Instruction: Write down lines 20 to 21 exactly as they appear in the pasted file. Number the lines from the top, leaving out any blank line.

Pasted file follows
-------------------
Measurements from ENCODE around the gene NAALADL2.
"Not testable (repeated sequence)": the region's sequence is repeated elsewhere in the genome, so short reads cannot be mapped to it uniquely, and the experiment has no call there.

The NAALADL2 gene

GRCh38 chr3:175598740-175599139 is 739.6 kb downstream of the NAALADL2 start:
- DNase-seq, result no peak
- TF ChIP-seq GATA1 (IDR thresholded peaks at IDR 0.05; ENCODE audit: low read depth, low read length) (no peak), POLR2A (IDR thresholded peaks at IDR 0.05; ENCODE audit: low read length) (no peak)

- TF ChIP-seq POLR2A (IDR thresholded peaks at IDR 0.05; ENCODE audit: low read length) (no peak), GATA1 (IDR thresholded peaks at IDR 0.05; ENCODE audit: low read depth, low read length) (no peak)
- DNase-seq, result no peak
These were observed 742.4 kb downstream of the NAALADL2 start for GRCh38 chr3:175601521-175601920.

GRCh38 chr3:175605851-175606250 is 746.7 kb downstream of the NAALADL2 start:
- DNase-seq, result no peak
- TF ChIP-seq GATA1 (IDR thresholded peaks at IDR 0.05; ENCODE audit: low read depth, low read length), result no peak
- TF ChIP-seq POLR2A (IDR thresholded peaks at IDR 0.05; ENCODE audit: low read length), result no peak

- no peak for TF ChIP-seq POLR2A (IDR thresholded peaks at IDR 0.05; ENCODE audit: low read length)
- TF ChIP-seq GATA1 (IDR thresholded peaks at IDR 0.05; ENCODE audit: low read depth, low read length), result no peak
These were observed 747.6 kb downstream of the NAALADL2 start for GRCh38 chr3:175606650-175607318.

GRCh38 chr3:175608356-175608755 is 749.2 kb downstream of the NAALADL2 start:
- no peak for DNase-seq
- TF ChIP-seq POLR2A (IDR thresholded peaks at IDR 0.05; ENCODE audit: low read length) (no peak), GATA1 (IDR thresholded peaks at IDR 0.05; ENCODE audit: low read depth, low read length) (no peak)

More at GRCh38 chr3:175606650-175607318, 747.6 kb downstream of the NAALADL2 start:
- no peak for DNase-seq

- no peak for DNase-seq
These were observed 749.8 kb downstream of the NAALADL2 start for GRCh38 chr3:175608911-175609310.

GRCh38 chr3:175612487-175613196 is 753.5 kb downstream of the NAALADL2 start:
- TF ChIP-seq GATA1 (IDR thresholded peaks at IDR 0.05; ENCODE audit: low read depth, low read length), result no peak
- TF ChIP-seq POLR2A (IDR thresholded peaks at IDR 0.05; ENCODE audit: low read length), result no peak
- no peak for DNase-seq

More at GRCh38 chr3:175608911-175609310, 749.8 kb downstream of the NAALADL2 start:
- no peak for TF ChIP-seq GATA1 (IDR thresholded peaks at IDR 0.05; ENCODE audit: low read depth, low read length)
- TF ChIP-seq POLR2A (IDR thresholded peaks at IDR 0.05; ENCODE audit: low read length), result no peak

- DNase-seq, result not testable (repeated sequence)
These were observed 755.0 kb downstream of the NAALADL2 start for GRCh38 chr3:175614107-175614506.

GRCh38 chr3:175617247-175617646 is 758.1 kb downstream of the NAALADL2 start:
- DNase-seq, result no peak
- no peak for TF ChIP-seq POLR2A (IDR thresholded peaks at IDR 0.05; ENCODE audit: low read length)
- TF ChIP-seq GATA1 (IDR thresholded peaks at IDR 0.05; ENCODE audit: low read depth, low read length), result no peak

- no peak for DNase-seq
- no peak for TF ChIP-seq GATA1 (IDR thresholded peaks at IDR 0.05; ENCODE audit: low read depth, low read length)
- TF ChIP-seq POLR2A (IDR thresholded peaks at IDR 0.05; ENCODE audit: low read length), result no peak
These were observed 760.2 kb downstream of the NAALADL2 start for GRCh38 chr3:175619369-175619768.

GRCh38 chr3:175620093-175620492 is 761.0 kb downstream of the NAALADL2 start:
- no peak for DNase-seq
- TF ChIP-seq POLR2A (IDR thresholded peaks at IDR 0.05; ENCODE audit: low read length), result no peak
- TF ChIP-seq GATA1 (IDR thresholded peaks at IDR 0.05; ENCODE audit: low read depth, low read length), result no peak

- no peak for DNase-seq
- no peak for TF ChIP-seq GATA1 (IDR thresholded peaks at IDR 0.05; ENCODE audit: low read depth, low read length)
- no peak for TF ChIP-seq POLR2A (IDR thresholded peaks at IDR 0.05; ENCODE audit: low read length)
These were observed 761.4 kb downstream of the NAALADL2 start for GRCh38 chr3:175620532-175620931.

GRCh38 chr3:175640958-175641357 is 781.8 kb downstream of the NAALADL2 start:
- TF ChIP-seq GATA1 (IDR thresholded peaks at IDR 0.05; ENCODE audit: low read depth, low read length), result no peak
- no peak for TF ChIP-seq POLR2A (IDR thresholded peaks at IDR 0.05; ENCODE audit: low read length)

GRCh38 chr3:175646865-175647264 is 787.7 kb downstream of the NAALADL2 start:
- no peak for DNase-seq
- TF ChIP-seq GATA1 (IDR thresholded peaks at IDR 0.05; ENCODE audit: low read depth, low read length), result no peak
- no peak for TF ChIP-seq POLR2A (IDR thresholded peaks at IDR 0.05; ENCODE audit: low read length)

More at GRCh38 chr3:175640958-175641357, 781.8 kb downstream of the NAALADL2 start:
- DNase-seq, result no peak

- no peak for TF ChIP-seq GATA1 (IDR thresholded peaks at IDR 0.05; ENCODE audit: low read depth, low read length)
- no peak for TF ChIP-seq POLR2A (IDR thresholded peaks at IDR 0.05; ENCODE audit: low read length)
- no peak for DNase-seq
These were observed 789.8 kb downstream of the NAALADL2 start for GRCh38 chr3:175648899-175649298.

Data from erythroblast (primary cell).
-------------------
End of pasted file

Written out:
More at GRCh38 chr3:175606650-175607318, 747.6 kb downstream of the NAALADL2 start:
- no peak for DNase-seq